Traditionally, the holidays are a time of joy, laughter, sparkle, glitter and celebrations shared with family and friends. But for individuals who are grieving the loss of a loved one, the holidays can be difficult, bringing about feelings of anxiety, sadness and emptiness. As the holidays approach, it may be helpful to think about how to take care of yourself during this difficult time, or to be aware of the effect the holidays may have on your grieving family or friends.
Over the years, Hospice of the Red River Valley has offered various articles and tips for coping with grief during the holiday season. The below articles offer helpful reminders:
No One Makes Pie Crust Like My Mother–Coping With Grief During the Holidays
By Mary Lou Dahms
Life has been different this year. And the upcoming holidays will be very different. That’s what happens when you lose someone you love. My mother died on December 31, 2010, and because she lived less than five minutes from us and I talked to her every day and saw her at least once a week, adjusting to a new normal has not been easy. Read more.
Grief During the Holiday Season: How Do You Cope?
By Connie DeKrey
Ordinarily, we think of the holidays as a busy, joyous time. But when one is grieving the death of someone beloved, there is nothing “ordinary” about it. Holidays are typically filled with memories and reflection, so it is not surprising that the longing we may feel for that absent loved one intensifies against the backdrop of festive bustle. There may be reminders that cause an ache in one’s spirit, such as a card addressed to the deceased, a gift that would have suited him perfectly or her favorite Christmas song playing on the radio. Read more.
Grief During the Holiday Season: Embracing Memories
By Connie DeKrey
“Christmas 2004: This was an even-numbered year, which meant it was our turn to celebrate the holiday with my husband’s side of the family in Bismarck; odd-numbered years had traditionally been spent with my side of the family. But current circumstances dictated differently. My Mom was temporarily staying in Fargo to receive radiation treatments recommended by her oncologist, but not available in her hometown. She would not be up to a road trip, and I couldn’t bear the thought of her spending the holiday alone in an unfamiliar community.” Read more.
Celebrating the Holidays when a Loved One has Alzheimer’s
By Gretchen Dobervich, ND/MN Alzheimer’s Association
The Holiday Season is a time when families join together to make memories and reminisce. When a loved one has Alzheimer’s disease, a little extra planning can help make holiday celebrations enjoyable for everyone. Read more.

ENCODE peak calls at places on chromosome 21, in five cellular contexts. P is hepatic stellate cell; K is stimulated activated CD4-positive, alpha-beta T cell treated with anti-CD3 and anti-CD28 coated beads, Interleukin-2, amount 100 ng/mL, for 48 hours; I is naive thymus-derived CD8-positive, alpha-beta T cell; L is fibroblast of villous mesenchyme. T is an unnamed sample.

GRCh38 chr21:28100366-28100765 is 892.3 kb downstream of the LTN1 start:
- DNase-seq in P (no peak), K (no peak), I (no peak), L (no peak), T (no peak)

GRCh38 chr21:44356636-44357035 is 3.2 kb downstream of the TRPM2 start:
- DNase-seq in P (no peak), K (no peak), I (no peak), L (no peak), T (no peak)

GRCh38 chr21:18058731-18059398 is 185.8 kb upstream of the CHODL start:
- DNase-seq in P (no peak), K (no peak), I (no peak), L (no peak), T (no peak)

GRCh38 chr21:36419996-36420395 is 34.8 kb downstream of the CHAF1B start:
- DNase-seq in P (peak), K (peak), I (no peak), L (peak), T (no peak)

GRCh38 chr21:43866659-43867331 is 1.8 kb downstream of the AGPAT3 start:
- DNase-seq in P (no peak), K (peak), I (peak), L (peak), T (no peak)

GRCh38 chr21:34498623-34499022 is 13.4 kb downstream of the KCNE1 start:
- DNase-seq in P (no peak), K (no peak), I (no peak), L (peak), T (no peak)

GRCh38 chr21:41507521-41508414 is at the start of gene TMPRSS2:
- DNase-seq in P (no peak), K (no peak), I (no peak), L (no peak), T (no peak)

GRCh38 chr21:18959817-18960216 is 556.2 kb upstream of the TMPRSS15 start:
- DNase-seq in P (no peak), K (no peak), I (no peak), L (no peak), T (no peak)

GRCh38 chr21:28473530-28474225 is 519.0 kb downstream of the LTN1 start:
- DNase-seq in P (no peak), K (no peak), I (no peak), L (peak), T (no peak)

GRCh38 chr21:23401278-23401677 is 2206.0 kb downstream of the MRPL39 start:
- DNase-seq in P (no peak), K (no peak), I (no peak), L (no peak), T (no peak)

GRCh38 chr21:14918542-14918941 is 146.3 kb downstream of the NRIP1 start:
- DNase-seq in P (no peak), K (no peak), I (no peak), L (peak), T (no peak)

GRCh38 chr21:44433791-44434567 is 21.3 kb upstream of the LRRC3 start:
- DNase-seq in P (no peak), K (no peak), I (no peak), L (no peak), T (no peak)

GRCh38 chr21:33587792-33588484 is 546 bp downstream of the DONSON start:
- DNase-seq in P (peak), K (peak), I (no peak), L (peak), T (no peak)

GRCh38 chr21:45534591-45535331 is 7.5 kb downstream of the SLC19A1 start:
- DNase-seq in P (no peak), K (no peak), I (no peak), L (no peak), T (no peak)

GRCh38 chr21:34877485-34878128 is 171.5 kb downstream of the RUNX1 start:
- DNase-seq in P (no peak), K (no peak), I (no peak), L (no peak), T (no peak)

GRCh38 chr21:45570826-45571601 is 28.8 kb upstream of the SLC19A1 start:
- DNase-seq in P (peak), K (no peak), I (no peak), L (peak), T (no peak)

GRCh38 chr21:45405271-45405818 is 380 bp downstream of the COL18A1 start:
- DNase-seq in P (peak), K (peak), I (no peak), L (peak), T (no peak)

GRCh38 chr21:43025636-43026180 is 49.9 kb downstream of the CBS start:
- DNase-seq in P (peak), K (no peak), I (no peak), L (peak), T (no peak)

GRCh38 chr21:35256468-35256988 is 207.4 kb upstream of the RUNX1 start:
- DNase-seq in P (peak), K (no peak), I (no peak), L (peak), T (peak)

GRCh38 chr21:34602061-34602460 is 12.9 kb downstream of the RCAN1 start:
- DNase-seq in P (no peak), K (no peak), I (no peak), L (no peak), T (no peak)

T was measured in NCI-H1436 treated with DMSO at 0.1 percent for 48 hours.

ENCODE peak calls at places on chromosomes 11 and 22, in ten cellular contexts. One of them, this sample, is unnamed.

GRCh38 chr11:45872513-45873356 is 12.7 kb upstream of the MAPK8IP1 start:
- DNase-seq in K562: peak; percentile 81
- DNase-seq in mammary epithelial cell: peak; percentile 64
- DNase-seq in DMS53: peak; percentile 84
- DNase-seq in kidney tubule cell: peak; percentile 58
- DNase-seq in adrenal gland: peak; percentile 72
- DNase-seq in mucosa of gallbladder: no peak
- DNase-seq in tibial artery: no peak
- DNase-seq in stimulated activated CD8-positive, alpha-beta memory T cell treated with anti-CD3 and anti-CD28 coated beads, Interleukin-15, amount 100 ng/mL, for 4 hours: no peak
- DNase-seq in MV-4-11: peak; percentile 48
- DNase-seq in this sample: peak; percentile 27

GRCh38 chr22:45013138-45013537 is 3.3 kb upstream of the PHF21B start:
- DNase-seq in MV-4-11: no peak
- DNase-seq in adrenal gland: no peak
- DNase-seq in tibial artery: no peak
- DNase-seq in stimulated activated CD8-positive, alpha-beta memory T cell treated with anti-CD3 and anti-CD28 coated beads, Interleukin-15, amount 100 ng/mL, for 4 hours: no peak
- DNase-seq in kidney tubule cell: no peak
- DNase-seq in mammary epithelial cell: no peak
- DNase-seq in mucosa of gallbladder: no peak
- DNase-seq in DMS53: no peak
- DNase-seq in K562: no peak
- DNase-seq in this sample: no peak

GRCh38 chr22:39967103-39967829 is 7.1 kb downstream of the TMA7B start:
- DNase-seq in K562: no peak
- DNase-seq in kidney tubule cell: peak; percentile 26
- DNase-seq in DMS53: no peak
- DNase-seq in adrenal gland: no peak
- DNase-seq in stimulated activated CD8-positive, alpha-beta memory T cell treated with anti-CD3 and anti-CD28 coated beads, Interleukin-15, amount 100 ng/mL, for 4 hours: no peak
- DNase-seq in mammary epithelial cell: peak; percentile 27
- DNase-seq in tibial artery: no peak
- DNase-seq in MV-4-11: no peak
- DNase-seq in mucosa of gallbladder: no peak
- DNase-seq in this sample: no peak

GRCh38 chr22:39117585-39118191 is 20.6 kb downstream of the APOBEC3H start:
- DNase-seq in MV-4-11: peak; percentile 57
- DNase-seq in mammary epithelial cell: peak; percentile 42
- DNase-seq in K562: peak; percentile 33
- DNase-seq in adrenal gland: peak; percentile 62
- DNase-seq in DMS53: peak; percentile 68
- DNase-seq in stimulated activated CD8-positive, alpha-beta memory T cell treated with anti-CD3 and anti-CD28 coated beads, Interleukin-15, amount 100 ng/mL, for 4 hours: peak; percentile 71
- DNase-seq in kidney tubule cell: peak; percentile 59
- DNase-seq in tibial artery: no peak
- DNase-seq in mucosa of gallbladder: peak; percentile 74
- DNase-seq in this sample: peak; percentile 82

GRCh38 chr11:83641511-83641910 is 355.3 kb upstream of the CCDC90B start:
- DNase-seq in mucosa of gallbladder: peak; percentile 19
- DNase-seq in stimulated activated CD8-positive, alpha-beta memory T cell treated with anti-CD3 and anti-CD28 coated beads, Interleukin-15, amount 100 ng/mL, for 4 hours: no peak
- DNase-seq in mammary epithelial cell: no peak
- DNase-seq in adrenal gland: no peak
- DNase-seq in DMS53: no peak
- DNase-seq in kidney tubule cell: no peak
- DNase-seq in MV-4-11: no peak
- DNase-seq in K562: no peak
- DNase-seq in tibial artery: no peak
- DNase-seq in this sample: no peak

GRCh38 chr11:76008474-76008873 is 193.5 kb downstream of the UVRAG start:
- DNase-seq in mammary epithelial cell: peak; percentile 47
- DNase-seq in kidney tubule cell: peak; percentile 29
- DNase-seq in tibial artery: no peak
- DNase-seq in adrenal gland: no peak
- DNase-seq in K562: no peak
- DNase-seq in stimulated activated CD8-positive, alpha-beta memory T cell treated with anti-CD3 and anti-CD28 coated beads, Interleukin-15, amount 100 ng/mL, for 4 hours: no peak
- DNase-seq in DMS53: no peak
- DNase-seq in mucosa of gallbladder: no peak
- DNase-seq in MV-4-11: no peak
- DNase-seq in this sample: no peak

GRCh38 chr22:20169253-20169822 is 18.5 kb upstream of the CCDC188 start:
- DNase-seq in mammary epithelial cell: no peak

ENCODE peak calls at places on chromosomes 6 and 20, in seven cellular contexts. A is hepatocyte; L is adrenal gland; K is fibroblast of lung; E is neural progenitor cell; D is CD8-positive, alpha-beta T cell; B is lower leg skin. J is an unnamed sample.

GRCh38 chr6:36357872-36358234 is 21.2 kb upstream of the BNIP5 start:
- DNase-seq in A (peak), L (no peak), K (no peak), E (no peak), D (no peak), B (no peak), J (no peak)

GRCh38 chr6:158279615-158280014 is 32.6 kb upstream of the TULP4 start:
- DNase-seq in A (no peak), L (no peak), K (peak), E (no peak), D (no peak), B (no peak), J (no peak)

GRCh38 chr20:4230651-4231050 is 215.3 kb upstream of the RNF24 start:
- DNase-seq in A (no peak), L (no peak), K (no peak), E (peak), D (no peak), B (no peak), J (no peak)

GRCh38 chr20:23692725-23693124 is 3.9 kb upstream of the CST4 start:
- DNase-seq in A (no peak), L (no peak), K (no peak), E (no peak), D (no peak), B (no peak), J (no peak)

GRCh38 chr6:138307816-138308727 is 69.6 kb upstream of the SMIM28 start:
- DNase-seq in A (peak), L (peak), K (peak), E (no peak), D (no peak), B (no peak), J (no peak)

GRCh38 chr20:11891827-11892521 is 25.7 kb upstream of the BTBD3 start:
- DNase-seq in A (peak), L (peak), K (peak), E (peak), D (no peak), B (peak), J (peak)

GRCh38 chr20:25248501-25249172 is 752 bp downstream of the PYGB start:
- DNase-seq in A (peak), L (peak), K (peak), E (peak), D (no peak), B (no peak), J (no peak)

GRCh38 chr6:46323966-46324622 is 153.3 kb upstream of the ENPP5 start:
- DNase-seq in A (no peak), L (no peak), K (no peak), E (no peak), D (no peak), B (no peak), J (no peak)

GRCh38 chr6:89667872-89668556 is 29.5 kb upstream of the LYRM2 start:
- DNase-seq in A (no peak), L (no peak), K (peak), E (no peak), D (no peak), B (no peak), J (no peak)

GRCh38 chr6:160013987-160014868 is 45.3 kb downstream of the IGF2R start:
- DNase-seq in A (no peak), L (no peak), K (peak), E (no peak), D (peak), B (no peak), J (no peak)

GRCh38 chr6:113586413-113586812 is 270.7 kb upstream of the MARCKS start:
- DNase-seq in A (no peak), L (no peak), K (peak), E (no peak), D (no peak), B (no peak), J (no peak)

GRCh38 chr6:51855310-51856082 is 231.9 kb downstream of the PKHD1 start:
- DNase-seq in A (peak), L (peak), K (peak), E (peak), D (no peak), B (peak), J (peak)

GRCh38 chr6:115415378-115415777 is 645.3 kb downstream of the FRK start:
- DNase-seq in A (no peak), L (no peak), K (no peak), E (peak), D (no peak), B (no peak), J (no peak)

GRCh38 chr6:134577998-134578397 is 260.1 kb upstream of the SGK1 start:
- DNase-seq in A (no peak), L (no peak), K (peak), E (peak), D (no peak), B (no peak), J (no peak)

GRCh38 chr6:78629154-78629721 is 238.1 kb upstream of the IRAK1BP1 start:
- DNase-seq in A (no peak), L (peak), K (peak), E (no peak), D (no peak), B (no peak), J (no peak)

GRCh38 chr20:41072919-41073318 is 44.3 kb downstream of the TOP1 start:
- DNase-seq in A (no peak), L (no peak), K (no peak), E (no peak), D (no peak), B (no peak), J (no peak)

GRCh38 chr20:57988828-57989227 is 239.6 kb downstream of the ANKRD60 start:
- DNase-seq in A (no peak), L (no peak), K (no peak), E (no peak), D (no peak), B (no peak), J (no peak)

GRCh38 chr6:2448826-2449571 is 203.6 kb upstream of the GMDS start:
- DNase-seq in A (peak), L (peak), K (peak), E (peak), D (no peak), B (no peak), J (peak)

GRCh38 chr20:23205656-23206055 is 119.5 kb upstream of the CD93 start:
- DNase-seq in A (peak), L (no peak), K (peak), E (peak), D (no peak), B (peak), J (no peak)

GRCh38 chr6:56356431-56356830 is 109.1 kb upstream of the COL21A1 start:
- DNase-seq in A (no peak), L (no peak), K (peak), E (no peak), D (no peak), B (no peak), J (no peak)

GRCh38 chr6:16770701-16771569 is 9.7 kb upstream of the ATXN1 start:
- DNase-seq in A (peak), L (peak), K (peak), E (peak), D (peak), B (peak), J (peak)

Keep in mind, a child who is grieving the death of a loved one will also experience different feelings during the holidays. They may look forward to the holidays but not know what to expect or they may want to avoid the holidays all together. It is important to involve them while preparing and planning for the holidays to allow them an opportunity to express their thoughts and feelings. Being open and honest with each other can help make the holidays less stressful for everyone.
It is important to remember that the anticipation of any holiday can be much worse than the actual event. Allow feelings of joy and try not to feel guilty if you find yourself enjoying the holidays. Having a good time does not mean you have forgotten your loved one. You cannot change the past, but you can take care of the present to help you heal in the future.
If you, or someone you know, is struggling with grief, Hospice of the Red River Valley offers a variety of grief support options, which are open to the community. Please visit our website for more information regarding our grief resource library, support groups, classes, and other means of support, or call us: 800-237-4629.
About Hospice of the Red River Valley
Hospice of the Red River Valley is an independent, not-for-profit hospice serving all, or portions of, 29 counties in North Dakota and Minnesota. Hospice care is intensive comfort care that alleviates pain and suffering, enhancing the quality of life for patients with life-limiting illnesses and their loved ones by addressing their medical, emotional, spiritual and grief needs. For more information, call toll free 800-237-4629, email firstname.lastname@example.org or visit www.hrrv.org.